We waited at the corner of Motolinía and Avenida Francisco Madero. Various taxis slowed, offering rides. We waved them on. That may have been the tip off. Finally, Luis came, in a little red car, clean, new, and with the right license number. We loaded our luggage. Luis asked what terminal. We didn’t know. I got out the piece of paper with the flight information. There was no mention of the terminal. Our host looked it up in a flash with his smart phone. Terminal 1. A good minute had gone by. We got in the car. A Transit Police pulled in in front of us with his motorcycle, boxing us in. He came to the driver’s window. We had, he said, committed an infraction and weren’t going anywhere. Our host, a rational man, began to protest. What did he mean, we had just stopped to load baggage, that’s what you do when you’re going to the airport. The policeman said we would have to wait until his commanding officer got there. Out of thin air, a Transit Police pickup pulled up next to us. A female officer got out of the passenger seat and turned to the pickup’s bed. There she had a whole tangle of wheel boots, linked by cables, to incapacitate the Uber taxi. I got out. I told her we were on our way to the airport, we had a flight to catch, clearly we were tourists. She ignored me. Our host ran down to the middle of the next block, up-traffic, to consult with other police who had gathered there with their squad cars. I could see about three different flashing police lights. I assumed their activity had to do with ours, and it looked menacing. Our host ran back. He opened the truck of the Uber.

“There, look at the bags,” he said to the woman. “See, they’re going to the airport.”

The female officer ignored him and began to fumble with her nest of cables and wheel boots.

Our host looked at me. “Get in the car!”

I opened the door. Our driver—quiet the whole time—had been saying something to the motorcycle officer. He turned back toward me and commanded, “Get in!”

He started the car and began to back away from the motorcycle that blocked us. I wasn’t sure what was going to happen. He pulled out and gunned it. D. turned around to wave good-bye to our host. I turned too and could see he was still arguing with the police.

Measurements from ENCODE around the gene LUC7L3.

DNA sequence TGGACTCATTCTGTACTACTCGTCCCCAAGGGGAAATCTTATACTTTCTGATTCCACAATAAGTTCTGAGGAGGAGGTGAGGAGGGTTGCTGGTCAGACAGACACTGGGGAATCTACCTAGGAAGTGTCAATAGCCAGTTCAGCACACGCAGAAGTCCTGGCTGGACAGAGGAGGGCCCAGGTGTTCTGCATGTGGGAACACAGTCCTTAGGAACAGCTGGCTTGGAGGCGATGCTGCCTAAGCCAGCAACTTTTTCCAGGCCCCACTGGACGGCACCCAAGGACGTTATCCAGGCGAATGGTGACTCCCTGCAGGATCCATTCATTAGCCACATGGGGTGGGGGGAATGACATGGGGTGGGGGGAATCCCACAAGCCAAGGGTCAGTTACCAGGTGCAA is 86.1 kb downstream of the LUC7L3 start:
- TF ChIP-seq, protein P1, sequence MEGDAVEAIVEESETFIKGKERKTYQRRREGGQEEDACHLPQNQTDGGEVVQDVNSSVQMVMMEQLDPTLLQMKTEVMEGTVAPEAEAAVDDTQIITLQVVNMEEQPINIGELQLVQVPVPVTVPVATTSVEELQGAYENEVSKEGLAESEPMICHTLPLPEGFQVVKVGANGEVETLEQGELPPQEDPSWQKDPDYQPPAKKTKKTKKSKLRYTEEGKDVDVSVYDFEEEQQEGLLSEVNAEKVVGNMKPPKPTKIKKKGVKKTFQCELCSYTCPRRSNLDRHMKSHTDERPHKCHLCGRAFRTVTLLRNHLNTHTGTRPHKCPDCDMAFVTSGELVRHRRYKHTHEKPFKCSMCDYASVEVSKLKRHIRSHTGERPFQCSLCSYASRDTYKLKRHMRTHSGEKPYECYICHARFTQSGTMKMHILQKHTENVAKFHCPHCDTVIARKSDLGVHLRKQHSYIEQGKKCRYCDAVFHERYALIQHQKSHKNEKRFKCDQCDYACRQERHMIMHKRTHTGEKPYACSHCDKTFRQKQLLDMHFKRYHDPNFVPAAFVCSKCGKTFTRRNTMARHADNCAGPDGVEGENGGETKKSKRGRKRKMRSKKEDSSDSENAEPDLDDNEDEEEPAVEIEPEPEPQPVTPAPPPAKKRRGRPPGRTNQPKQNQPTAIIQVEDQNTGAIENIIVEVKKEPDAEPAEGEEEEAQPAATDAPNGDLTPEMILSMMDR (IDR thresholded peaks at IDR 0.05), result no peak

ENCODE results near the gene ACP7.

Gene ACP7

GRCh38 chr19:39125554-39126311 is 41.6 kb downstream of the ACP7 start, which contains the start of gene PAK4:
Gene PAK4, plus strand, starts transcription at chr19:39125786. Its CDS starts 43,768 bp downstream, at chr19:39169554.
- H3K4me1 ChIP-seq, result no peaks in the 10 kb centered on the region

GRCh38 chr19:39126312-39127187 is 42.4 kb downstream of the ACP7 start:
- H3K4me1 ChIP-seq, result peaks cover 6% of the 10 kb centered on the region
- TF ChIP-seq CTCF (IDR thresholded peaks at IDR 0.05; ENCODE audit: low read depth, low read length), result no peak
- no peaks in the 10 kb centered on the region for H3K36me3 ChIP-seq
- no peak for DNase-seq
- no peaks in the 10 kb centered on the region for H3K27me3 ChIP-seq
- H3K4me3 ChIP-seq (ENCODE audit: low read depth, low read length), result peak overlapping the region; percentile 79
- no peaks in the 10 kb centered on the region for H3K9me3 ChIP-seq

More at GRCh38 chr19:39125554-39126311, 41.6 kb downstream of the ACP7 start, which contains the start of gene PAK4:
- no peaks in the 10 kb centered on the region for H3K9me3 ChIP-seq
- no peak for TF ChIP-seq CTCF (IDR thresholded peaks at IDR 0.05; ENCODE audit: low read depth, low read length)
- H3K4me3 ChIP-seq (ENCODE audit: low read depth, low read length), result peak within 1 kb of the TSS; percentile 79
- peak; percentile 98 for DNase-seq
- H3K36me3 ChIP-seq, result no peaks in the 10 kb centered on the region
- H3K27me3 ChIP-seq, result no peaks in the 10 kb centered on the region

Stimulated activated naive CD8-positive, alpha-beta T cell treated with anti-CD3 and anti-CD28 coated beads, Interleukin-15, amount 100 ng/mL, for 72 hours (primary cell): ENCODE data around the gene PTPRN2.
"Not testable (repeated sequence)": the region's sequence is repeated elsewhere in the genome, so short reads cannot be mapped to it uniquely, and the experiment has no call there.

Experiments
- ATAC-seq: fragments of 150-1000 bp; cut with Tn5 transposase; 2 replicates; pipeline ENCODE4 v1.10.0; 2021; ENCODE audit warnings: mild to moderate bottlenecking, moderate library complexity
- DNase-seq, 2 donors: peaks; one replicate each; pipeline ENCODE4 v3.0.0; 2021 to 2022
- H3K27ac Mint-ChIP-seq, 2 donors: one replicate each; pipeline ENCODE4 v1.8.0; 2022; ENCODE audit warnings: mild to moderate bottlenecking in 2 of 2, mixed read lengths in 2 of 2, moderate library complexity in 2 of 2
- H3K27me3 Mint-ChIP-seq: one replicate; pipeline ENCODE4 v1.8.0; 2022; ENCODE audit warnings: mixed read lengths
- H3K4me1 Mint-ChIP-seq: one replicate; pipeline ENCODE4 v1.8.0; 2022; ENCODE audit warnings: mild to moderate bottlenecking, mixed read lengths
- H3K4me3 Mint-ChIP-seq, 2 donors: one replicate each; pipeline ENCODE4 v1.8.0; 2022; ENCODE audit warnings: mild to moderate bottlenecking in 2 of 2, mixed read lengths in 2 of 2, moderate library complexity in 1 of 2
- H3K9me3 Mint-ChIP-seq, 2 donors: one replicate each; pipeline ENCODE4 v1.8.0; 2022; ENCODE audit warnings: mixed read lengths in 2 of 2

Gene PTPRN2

“What happened?” I asked our driver.

“I told him he would have to pay for the flights if you missed them.”

After a pause, I asked, “Did they know you were going to pick us up?”

“I don’t think so.”

“So the police are with the taxi drivers and anti-Uber?”

He nodded, yes, that’s what was happening.

He held up a small bottle of water. Would I like one? I said I would. D. thanked him and said no.

While I drank my free water, I contemplated what seemed like a  dark alliance between the police and the spread of normal taxis. I didn’t understand it, especially since, according to Luis our driver, Uber paid the same amount of taxes as the regular taxis: 2%! and that, like everything else, it had to do with mafias of control and was, of course, a kind of anarchic harassment. It turns out, however, that the matter is much more complicated and that Uber actually casts a long shadow, and that our host was wrong and the Transit police, right. For an intelligent discussion, scroll down to the Laura Flanders interview with a representative of non-Uber taxi drivers in an American city. I find her remarks very persuasive: http://www.telesurtv.net/…/Mexico-City-Set-to-Regulate…